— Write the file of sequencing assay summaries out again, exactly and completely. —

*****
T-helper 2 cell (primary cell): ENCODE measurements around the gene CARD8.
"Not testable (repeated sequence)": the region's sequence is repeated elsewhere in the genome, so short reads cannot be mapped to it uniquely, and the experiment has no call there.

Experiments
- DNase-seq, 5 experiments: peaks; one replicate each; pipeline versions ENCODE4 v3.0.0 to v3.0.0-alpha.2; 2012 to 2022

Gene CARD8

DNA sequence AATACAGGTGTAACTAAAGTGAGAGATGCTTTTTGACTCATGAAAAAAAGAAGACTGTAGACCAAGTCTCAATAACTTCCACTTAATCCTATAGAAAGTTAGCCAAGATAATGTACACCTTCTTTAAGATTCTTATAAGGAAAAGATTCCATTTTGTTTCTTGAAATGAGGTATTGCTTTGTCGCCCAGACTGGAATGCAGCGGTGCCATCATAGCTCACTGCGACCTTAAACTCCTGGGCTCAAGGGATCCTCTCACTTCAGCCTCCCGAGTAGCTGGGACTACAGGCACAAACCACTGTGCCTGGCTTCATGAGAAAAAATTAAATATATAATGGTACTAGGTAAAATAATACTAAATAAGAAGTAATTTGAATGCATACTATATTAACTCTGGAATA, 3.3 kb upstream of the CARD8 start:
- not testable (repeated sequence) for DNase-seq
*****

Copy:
T-helper 2 cell (primary cell): ENCODE measurements around the gene CARD8.
"Not testable (repeated sequence)": the region's sequence is repeated elsewhere in the genome, so short reads cannot be mapped to it uniquely, and the experiment has no call there.

Experiments
- DNase-seq, 5 experiments: peaks; one replicate each; pipeline versions ENCODE4 v3.0.0 to v3.0.0-alpha.2; 2012 to 2022

Gene CARD8

DNA sequence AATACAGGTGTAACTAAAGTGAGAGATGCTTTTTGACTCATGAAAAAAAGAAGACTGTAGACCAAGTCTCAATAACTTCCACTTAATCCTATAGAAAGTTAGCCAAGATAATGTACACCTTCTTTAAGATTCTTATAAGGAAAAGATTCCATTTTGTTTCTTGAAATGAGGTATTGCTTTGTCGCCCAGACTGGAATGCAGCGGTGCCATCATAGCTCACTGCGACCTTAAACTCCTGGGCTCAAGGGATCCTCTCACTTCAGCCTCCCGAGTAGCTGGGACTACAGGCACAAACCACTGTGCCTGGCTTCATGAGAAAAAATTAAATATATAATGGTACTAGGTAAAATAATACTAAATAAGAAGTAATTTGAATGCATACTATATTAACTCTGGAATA, 3.3 kb upstream of the CARD8 start:
- not testable (repeated sequence) for DNase-seq